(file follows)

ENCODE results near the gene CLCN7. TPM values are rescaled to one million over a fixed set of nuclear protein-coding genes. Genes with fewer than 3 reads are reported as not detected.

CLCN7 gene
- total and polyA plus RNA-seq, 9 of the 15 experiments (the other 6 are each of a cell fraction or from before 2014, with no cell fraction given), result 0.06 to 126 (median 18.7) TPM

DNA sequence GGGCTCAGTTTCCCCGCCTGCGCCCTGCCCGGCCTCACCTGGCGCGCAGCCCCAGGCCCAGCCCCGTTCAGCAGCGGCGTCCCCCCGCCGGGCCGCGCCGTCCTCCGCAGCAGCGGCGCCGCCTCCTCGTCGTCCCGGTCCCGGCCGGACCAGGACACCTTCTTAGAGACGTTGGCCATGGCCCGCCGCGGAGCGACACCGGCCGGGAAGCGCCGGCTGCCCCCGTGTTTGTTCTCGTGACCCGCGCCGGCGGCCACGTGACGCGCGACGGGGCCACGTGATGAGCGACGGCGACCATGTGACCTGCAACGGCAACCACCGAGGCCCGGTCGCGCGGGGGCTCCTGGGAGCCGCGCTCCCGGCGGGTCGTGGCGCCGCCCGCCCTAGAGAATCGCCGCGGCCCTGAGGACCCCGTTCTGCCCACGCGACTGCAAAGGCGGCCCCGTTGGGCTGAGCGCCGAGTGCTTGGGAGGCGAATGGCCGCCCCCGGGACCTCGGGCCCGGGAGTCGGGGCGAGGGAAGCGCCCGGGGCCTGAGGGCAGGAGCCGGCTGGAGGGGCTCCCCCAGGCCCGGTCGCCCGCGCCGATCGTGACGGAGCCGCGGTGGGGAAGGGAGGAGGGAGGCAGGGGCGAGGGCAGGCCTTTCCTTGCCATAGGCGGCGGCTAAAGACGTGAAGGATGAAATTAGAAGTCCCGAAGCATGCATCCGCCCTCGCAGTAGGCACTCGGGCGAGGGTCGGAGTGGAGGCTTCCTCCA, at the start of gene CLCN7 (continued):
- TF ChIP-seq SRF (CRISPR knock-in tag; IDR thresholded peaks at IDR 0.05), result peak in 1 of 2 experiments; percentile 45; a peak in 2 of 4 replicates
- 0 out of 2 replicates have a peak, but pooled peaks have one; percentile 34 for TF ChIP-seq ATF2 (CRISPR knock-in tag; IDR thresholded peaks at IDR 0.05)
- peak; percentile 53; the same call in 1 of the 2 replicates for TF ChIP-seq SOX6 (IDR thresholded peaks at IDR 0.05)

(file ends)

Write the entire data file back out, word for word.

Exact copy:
ENCODE results near the gene CLCN7. TPM values are rescaled to one million over a fixed set of nuclear protein-coding genes. Genes with fewer than 3 reads are reported as not detected.

CLCN7 gene
- total and polyA plus RNA-seq, 9 of the 15 experiments (the other 6 are each of a cell fraction or from before 2014, with no cell fraction given), result 0.06 to 126 (median 18.7) TPM

DNA sequence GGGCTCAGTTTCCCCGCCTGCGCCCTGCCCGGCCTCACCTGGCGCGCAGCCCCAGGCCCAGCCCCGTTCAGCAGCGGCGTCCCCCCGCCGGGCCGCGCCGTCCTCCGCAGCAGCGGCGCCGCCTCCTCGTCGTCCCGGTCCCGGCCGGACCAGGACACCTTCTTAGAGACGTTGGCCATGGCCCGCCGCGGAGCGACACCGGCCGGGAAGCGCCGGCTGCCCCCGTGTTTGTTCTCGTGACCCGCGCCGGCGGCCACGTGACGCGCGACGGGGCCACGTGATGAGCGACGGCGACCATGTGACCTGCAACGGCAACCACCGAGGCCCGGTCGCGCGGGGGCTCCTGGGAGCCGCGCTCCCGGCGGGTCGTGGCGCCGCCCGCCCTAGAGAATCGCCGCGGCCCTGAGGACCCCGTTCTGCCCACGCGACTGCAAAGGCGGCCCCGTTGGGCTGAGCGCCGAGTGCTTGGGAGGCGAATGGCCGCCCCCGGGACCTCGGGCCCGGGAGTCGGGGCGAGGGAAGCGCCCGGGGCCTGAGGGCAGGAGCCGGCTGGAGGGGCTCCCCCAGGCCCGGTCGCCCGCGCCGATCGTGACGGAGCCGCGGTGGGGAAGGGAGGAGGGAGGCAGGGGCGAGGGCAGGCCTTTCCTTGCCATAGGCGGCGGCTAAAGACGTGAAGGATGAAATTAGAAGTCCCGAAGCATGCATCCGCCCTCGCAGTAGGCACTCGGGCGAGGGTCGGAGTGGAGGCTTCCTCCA, at the start of gene CLCN7 (continued):
- TF ChIP-seq SRF (CRISPR knock-in tag; IDR thresholded peaks at IDR 0.05), result peak in 1 of 2 experiments; percentile 45; a peak in 2 of 4 replicates
- 0 out of 2 replicates have a peak, but pooled peaks have one; percentile 34 for TF ChIP-seq ATF2 (CRISPR knock-in tag; IDR thresholded peaks at IDR 0.05)
- peak; percentile 53; the same call in 1 of the 2 replicates for TF ChIP-seq SOX6 (IDR thresholded peaks at IDR 0.05)